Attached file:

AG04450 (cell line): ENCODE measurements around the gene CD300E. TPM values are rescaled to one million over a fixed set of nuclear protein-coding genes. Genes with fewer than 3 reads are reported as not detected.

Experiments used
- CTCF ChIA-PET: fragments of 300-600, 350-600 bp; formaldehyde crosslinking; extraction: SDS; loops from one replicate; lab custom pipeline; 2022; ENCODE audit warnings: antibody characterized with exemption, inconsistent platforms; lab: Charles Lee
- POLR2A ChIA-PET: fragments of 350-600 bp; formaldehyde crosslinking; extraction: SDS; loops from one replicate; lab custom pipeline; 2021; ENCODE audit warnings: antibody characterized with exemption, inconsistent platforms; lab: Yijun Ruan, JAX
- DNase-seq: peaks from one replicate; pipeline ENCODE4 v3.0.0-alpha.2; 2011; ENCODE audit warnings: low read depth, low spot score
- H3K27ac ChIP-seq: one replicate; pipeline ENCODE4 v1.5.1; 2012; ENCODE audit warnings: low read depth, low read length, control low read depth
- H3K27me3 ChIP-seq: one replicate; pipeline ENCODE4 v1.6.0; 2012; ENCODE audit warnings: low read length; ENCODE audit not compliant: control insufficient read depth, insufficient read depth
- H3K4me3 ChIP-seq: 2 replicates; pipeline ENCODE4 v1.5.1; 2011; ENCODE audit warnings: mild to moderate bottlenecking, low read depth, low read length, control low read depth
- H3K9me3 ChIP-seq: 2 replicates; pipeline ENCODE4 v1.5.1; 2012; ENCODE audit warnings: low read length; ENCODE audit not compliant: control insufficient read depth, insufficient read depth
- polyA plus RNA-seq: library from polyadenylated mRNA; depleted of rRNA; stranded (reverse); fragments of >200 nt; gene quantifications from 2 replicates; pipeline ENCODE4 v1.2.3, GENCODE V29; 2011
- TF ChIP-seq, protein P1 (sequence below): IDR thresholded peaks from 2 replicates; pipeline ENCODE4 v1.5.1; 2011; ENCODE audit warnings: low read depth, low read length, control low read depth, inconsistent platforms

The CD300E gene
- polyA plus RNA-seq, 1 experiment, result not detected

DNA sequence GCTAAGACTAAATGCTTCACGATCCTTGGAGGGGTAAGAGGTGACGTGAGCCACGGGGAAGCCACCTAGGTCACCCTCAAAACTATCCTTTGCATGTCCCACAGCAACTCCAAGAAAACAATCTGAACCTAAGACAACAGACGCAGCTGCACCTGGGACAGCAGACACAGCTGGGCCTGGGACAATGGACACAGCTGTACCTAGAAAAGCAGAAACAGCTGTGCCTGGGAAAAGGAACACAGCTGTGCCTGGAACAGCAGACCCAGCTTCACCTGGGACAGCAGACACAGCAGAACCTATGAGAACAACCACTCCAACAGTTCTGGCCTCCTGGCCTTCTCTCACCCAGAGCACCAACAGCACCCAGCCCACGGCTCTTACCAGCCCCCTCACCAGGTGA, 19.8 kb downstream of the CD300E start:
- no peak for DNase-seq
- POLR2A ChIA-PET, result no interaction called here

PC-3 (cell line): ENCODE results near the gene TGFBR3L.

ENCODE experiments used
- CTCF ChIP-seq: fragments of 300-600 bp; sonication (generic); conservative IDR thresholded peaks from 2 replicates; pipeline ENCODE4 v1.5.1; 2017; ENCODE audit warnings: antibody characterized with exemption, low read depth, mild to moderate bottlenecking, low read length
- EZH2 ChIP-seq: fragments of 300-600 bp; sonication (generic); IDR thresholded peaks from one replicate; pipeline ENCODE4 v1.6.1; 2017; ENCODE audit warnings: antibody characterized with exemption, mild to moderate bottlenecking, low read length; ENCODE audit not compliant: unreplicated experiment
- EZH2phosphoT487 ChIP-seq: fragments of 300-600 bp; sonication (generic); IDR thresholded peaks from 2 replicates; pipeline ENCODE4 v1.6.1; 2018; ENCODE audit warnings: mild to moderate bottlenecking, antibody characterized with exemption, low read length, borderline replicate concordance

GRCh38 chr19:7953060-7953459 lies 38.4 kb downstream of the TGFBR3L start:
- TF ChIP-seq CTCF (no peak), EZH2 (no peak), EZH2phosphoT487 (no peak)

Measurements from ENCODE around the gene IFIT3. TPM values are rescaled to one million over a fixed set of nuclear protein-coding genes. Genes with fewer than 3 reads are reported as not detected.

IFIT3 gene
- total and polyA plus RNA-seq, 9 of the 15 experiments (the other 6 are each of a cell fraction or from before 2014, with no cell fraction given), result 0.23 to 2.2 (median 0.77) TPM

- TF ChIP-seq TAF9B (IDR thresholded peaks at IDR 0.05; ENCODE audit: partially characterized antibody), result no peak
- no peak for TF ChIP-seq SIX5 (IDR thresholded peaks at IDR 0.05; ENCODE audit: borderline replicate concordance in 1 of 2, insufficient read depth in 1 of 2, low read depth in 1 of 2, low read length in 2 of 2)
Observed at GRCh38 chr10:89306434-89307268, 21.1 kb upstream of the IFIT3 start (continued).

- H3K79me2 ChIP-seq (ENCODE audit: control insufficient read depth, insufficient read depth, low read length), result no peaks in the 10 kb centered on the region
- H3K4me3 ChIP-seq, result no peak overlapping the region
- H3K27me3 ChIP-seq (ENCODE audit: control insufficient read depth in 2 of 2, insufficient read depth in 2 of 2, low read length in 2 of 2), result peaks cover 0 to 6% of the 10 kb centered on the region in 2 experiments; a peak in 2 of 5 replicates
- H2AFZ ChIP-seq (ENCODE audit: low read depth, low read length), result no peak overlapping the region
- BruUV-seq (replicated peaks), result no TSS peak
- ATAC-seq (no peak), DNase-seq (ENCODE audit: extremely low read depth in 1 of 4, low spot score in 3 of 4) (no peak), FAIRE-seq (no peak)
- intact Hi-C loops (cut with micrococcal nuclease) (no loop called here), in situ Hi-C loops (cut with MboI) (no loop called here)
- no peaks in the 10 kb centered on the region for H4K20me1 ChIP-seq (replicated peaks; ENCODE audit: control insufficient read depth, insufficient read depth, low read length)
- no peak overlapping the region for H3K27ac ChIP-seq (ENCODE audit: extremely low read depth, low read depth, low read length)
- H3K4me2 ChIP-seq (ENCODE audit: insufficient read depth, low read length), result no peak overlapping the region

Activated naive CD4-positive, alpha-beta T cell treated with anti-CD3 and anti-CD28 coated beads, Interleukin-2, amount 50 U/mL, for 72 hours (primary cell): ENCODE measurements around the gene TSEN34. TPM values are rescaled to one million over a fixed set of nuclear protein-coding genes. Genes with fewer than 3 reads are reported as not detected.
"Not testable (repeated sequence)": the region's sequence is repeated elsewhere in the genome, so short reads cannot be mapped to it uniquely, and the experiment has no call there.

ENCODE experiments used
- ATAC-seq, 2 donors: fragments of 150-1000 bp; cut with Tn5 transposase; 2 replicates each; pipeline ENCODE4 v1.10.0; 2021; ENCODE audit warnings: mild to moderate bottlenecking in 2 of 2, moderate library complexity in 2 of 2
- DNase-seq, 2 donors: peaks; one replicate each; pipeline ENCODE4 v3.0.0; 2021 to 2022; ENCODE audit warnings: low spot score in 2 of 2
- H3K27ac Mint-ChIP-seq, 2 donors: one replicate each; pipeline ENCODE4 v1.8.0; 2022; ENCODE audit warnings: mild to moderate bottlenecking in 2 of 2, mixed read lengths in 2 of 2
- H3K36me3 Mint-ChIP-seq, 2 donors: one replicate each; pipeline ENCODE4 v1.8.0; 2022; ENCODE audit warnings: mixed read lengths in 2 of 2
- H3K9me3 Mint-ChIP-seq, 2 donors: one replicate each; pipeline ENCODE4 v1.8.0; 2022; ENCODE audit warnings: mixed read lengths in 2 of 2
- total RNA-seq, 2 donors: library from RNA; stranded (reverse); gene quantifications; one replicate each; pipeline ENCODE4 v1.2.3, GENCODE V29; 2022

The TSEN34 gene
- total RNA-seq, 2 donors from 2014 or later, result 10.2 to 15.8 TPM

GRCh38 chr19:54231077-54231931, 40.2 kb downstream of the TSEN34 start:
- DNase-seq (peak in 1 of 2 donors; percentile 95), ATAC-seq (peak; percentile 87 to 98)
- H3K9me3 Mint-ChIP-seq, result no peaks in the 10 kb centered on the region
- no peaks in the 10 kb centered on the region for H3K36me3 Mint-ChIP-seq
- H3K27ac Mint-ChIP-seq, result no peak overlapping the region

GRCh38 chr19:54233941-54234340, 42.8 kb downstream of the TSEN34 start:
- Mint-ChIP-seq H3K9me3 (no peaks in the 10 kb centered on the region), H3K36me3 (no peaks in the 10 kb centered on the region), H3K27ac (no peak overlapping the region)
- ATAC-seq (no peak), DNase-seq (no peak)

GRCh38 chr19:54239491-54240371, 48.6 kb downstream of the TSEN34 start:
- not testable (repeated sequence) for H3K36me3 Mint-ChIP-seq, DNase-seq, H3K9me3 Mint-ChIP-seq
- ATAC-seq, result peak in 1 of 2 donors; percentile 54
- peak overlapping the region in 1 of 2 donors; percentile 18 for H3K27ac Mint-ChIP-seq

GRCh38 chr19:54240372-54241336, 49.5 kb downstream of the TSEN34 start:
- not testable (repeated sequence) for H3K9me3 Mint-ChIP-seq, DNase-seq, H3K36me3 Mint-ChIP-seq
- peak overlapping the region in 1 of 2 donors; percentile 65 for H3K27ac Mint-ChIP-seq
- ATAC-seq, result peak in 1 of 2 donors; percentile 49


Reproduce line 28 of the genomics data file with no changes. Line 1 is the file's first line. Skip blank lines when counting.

- no peak for TF ChIP-seq SIX5 (IDR thresholded peaks at IDR 0.05; ENCODE audit: borderline replicate concordance in 1 of 2, insufficient read depth in 1 of 2, low read depth in 1 of 2, low read length in 2 of 2)